How to Teach Kids Responsibility & Collaboration – Circus Edition

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Family life in many ways is like being at a circus! And as the father of 4 kids, my role in life is not dissimilar to that of a circus Ringmaster.

To pull off the Greatest Show on Earth in the Big Top there’s an amazing amount of behind the scenes preparation, with a lot of different acts and egos that need to be managed and shaped into an entertaining show!

So let me share with you some tricks and tips I’ve picked up as a Ringmaster… I mean, as a Dad!

What Parents Can Learn From The Circus

The Clowns

Tantrums, fights, shouting, arguing, laughing, crying…

Children, like clowns, are a constant whirl of chaos.  From arguing over DVDs in the back seat of a car, to tantrums over clothes and makeup, to plain old screaming matches.

Herding cats can seem easier than getting kids to act and behave as we want.  The key here is to accept clowns will always clown about, it’s in their nature.  Children interacting with each other can become tiresome for a grownup observer, but we can’t strait jacket them all the time.

The key lesson for me is to treat all kids as equal, so no favourites (especially if there are friends or cousins involved!).  Try and let children resolve their own arguments without always being the referee.

Collaboration tends to comes as kids are given space to resolve and move on from petty issues.  Most importantly for you, take a deep breath, slowly exhale and just accept kids will be kids.

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The Big Cats

No circus is complete without a pride of lions being put through their paces by a lion tamer.

For certain situations, letting kids ‘clown about’ does not make sense.  Anything that can seriously harm a kid needs to be dealt with very firmly and consistently.

Examples include crossing a road, or anything to do with an oven or a fire.

But, the fiercest animals can be tamed through training and children can be taught to handle situations responsibly not by wrapping them in cotton wool, but by exposing them to ‘dangerous’ situations and using these as teaching moments.

Asking a child where they should stand on the pavement, which way cars are coming from, when it’s safe to cross – these exercises repeated don’t remove the danger, but reduce it greatly and give kids a sense of empowerment.

I strongly believe that explaining how an oven works, how to check if it’s turned off or not and to demonstrate areas that can burn, is a way better approach than just saying the oven is off limits.

Responsibility comes by letting kids take responsibility for their actions.

The Acrobats

When the lights dim and every neck cranes to the roof of the Big Top, a hush comes over a circus crowd as the acrobats start swinging and leaping into thin air.

This is similar to kids who start gaining independence, be it having their own phone, going on solo bike trips or coming home from school alone.  At some stage every parent has to let go and let their kids take leaps into the unknown.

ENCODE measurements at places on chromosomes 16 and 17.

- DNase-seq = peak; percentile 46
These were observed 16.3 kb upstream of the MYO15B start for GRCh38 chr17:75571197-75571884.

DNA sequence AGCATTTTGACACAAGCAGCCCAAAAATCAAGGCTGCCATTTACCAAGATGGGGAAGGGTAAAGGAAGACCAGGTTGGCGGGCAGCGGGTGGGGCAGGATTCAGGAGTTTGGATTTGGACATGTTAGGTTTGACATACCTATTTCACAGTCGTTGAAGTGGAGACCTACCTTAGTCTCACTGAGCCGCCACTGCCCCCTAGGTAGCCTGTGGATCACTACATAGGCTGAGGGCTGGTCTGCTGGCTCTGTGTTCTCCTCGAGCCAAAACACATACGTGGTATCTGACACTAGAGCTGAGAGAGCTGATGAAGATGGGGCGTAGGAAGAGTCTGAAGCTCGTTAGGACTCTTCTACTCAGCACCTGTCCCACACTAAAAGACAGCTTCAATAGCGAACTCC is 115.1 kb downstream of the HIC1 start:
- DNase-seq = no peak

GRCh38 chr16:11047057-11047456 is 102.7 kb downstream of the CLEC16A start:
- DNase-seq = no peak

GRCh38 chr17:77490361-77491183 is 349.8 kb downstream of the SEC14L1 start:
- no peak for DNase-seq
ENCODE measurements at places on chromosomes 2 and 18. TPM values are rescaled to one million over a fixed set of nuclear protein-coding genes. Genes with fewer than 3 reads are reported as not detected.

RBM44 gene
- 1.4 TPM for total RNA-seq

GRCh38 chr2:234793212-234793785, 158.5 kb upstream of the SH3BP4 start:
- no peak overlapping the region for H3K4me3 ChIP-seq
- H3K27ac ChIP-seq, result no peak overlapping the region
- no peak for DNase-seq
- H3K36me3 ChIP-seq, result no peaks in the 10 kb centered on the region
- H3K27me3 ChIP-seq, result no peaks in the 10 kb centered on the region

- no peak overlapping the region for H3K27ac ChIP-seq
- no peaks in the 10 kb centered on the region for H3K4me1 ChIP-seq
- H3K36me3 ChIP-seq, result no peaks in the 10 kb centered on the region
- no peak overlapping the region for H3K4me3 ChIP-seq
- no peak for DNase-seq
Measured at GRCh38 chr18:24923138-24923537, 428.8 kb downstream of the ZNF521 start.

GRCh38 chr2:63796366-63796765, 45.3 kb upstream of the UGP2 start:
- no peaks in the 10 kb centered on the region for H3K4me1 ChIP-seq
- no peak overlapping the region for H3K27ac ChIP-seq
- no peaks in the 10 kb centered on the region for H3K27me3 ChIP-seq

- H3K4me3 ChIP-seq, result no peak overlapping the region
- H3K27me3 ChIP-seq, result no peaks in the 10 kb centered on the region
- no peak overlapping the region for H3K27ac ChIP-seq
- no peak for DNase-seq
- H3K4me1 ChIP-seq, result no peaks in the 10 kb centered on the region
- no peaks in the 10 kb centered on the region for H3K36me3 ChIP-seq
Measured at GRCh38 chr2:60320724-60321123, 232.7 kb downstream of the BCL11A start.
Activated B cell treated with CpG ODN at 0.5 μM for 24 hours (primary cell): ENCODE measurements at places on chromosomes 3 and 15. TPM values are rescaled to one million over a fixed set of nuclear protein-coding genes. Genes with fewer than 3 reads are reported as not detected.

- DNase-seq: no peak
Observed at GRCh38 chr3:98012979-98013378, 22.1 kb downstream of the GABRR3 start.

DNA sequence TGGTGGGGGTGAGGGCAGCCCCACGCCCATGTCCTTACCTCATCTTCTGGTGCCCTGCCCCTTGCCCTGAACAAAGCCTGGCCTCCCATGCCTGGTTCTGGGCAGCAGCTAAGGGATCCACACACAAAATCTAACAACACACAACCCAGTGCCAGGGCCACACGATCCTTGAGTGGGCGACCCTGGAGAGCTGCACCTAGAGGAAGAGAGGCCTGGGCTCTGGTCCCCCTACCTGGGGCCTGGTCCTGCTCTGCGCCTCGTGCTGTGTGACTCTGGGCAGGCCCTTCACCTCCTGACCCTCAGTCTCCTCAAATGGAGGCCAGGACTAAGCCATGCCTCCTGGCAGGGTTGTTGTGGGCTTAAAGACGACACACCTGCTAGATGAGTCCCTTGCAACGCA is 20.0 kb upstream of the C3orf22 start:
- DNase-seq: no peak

I recently walked my 12 year old to a local train station, asked her which platform the train went from, let her buy a ticket, walk into the carriage first, and then exit the train at the right stop.

Normally, she would just follow my lead, but by being forced to make the decisions as in this simple example, we are teaching them to act independently.

I know that letting a child be responsible is a big step for any parent.  Your role here is like the safety nets when acrobats practice, so both you and they have the confidence when the time comes to do things independently and responsibly.

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The Support roles

In a circus it never ceases to amaze me how everyone mucks in – so a clown may also sell popcorn and the sword eater may sell tickets for the show beforehand.

Family life is a similar collaborative process.  I have found the best way to teach this is through assigning chores to be done in the household setting.  If any one thing can affect a child’s sense of responsibility and collaboration then it is the regular assignment and completion of small jobs around the house.

Motivation can come by tracking these chores, and then rewarding them for their good work.  Once kids know they can earn rewards, be it an after dinner ice cream or time on the computer for doing jobs they are responsible for, they gain a lot more than just a one off dessert!

I use an App to help with the chore tracking process, but what really matters is that you get them to do the chores.

Wrapping It Up

Families acting responsibly and collaboratively happens through regular and deliberate actions.  Just as in a circus, it’s what goes on behind the scenes that is the key driver to a successful outcome.

Whether our kids grow up to be Clowns, Acrobats or Lion Tamers… ultimately we want them to be happy and fulfilled.

So put on your top hat and crack the whip… because the greatest show on earth is happening right now in your own home!

Author Bio:

Peter guest post Job StarsPeter is the founder of the JobStars App. When he’s not working to grow his app, he likes to write about his experiences with parenting 4 kids in UK, Denmark, USA & Switzerland.

Here's how parenting is like a circus and what parents can learn from it! | Parenting Tips

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